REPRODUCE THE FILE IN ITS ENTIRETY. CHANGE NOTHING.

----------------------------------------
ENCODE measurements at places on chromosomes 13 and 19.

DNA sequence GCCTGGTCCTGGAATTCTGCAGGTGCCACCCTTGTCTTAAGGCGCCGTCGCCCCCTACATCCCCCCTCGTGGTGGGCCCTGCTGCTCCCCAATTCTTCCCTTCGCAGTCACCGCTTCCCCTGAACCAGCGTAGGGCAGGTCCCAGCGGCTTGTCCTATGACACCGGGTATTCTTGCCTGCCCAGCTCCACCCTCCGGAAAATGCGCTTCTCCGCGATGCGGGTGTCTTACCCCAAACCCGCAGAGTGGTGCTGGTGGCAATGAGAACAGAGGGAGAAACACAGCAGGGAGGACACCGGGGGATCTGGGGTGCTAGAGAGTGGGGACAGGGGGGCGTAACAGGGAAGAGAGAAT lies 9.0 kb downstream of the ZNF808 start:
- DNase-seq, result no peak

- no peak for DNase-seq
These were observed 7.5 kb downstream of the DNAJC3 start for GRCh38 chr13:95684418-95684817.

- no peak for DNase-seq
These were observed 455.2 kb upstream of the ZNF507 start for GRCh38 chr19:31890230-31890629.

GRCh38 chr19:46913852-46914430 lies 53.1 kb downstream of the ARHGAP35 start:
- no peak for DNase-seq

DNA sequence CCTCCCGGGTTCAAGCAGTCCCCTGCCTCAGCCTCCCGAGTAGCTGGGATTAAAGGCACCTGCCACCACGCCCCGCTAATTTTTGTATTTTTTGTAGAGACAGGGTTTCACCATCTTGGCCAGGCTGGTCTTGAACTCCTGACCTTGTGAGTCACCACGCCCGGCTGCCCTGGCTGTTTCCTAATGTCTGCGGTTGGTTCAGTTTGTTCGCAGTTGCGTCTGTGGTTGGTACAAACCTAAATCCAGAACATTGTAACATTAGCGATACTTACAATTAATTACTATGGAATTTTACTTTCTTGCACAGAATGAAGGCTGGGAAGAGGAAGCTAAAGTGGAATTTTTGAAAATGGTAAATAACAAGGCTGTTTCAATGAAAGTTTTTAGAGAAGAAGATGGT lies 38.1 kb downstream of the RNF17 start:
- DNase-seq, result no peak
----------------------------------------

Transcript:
ENCODE measurements at places on chromosomes 13 and 19.

DNA sequence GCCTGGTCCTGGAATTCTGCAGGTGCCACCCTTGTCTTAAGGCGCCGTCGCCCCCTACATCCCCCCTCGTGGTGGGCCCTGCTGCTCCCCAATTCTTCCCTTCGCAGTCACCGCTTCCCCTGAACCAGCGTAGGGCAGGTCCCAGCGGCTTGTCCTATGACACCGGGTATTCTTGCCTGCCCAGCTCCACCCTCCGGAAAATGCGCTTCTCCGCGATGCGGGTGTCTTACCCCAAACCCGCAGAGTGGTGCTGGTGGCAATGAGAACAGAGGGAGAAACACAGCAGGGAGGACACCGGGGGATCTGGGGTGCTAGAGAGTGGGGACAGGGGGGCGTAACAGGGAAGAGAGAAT lies 9.0 kb downstream of the ZNF808 start:
- DNase-seq, result no peak

- no peak for DNase-seq
These were observed 7.5 kb downstream of the DNAJC3 start for GRCh38 chr13:95684418-95684817.

- no peak for DNase-seq
These were observed 455.2 kb upstream of the ZNF507 start for GRCh38 chr19:31890230-31890629.

GRCh38 chr19:46913852-46914430 lies 53.1 kb downstream of the ARHGAP35 start:
- no peak for DNase-seq

DNA sequence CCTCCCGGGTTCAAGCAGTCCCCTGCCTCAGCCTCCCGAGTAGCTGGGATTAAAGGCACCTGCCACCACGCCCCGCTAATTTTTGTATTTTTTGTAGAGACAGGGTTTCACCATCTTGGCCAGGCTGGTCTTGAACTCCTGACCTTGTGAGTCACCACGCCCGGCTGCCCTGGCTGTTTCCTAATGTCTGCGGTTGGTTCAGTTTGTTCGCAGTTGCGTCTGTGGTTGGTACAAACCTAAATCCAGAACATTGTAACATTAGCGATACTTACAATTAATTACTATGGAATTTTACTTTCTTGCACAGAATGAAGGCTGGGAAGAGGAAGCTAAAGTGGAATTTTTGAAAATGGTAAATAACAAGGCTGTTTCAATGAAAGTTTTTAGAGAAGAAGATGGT lies 38.1 kb downstream of the RNF17 start:
- DNase-seq, result no peak